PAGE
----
“Getting Started with Xgrid” (page 12)—Considerations when planning a project for Xgrid. “Overriding the Job Specification Function” (page 24)—How to modify and customize GridSample to create a new application. finding the source code. If you are writing an application that can benefit from being executed on multiple processors simultaneously. Apple’s technology for distributed multiprocessing using multiple computers and multiple processors. 5 . executables. ● ● ● ● ● 2007-10-31 | © 2007 Apple Inc.Introduction This document describes the programming interfaces to Xgrid. “Using the Xgrid Command-Line Client” (page 15)—A description of the Apple-supplied xgrid command-line client and how to use it. All Rights Reserved. Organization of This Document This document is divided into the following chapters: ● “Xgrid Overview” (page 6)—A description of the Xgrid architecture and tools. “Building and Running GridSample” (page 19)—How to build and use the GridSample Xcode project client application. “Writing a Cocoa Xgrid Client” (page 32)—How to write an Xgrid client application from scratch in Objective-C using the Xgrid Foundation framework. and documentation. you should read this document.

and parceling out parallel tasks as needed for general-purpose parallel computing on multiple systems.4 and later) can submit jobs to Xgrid or act as an agent to carry out Xgrid computations. The Xgrid controller is a feature of Mac OS X Server. capable of assembling clusters of processors on demand.Xgrid Overview Xgrid allows you to execute programs using multiple computers—and multiple processors on a single computer—to perform multiple calculations in parallel. All Rights Reserved. 2007-10-31 | © 2007 Apple Inc. 6 . Xgrid is a generalized system. but any computer with Mac OS X (version 10. detecting and correcting failures.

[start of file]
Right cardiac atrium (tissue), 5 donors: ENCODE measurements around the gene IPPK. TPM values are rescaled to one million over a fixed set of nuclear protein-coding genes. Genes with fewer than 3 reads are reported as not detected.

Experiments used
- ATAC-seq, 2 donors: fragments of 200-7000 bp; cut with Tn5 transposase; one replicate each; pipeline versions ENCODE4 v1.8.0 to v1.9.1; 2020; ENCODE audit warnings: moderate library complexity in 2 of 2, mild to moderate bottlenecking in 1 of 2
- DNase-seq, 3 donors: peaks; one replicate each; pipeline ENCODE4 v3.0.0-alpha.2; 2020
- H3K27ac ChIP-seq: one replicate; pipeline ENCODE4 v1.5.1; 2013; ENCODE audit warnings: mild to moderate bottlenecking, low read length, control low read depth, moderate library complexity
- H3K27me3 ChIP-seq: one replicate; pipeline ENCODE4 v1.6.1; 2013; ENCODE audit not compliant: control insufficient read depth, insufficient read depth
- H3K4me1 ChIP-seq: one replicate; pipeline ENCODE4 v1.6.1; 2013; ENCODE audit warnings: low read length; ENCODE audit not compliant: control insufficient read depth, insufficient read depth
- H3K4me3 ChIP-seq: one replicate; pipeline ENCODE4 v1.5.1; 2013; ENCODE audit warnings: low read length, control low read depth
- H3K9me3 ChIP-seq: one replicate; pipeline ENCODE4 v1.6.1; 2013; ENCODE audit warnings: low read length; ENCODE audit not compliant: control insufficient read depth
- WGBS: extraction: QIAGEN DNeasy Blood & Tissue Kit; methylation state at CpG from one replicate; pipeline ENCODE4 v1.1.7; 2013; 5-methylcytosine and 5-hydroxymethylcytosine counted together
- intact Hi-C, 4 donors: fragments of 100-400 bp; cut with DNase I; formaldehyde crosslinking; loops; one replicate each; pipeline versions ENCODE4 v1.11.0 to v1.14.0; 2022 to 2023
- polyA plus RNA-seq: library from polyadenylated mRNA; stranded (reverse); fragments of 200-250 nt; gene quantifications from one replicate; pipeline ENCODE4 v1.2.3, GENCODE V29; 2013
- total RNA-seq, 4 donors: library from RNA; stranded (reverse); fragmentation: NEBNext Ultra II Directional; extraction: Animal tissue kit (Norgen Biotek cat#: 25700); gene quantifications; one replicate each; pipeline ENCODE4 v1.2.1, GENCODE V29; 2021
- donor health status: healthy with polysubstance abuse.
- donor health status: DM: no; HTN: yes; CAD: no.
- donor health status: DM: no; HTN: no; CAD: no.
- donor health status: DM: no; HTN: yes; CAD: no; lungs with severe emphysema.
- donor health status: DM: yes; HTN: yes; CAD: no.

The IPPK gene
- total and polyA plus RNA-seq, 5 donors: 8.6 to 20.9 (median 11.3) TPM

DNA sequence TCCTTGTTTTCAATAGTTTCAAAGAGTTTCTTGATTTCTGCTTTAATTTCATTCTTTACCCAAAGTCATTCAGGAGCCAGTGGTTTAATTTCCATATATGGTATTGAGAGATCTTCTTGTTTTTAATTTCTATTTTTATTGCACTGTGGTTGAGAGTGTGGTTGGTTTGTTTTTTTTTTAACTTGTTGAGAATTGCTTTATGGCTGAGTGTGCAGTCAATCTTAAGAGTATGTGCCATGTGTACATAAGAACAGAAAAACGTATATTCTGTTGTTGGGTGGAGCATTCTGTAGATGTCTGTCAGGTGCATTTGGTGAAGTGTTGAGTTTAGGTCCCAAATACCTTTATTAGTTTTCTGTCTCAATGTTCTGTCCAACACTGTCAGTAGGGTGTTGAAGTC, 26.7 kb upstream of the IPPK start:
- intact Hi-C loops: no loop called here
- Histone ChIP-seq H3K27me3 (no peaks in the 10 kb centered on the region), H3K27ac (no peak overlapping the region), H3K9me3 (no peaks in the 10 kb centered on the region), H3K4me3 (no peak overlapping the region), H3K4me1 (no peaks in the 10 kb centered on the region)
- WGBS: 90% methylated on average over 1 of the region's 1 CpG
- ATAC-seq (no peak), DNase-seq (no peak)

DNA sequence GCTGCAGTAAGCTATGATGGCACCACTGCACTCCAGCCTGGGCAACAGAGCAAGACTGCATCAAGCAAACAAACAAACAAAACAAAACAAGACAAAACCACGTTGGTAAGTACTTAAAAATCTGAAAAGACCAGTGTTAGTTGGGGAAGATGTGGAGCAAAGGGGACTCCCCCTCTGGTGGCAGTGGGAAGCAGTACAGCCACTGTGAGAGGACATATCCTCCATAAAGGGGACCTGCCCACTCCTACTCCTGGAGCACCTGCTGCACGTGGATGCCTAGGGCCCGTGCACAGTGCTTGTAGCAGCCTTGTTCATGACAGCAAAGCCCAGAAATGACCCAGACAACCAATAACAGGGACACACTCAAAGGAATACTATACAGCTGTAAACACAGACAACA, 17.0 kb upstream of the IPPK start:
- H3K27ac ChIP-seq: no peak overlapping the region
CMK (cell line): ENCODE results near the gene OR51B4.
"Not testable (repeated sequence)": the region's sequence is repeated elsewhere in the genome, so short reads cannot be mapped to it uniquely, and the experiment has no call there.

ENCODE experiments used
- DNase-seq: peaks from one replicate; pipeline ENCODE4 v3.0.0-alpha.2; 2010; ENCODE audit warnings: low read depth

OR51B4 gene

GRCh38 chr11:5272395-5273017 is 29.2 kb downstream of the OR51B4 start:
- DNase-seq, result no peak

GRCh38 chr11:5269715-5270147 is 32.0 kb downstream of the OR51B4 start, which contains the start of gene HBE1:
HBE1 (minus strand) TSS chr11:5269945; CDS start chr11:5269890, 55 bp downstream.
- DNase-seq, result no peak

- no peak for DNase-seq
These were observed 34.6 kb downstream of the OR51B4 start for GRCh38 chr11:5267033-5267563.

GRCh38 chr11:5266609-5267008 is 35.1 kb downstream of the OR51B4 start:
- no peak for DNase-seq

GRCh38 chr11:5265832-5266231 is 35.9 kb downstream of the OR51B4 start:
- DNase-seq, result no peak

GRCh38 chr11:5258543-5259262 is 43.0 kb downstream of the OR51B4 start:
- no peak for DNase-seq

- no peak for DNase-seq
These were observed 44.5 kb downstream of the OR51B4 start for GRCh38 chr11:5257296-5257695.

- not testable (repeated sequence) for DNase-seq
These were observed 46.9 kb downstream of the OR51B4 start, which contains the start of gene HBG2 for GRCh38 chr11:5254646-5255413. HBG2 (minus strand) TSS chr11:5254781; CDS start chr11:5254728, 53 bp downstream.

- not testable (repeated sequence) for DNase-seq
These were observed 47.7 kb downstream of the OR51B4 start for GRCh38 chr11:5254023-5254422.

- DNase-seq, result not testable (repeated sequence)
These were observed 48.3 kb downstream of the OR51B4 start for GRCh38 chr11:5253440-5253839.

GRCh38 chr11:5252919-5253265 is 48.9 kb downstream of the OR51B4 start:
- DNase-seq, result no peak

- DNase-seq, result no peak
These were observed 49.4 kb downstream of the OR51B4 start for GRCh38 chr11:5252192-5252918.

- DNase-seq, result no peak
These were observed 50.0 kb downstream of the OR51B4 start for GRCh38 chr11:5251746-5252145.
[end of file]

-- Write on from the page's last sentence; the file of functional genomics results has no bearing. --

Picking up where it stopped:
and directories. and notifies the client when the job terminates. The controller supervises the agents. If there are not enough agents. the controller . Figure 1-1 Xgrid architecture Distributed agents 3 Agents execute tasks 1 Client submits job to Controller 2 Controller splits job into tasks. All Rights Reserved. The agents carry out the tasks and return data to the controller. then submits tasks to agents Dedicated agent Cluster agent Client Controller 5 Controller collects tasks and returns job results to client 4 Agents return tasks to controller Screensaver agent A job . If enough agents are available. as defined for Xgrid. As illustrated in Figure 1-1. or cores to execute all the tasks simultaneously. each task is assigned to an agent for simultaneous execution. data files. CPUs. which assigns tasks to the agents. the controller assigns tasks to each agent. then waits and assigns the remaining tasks to agents as they finish their current task or otherwise become available. collects the data. agents with multiple CPUs or multiple cores will have a separate task assigned to each CPU or core. and one or more agents . 7 .Xgrid Overview How It Works How It Works The main components of Xgrid are the client . the client submits jobs to the controller. is a collection of one or more executable tasks that can be run in parallel. 2007-10-31 | © 2007 Apple Inc. If necessary. Each individual task consists of an executable file and any necessary input parameters.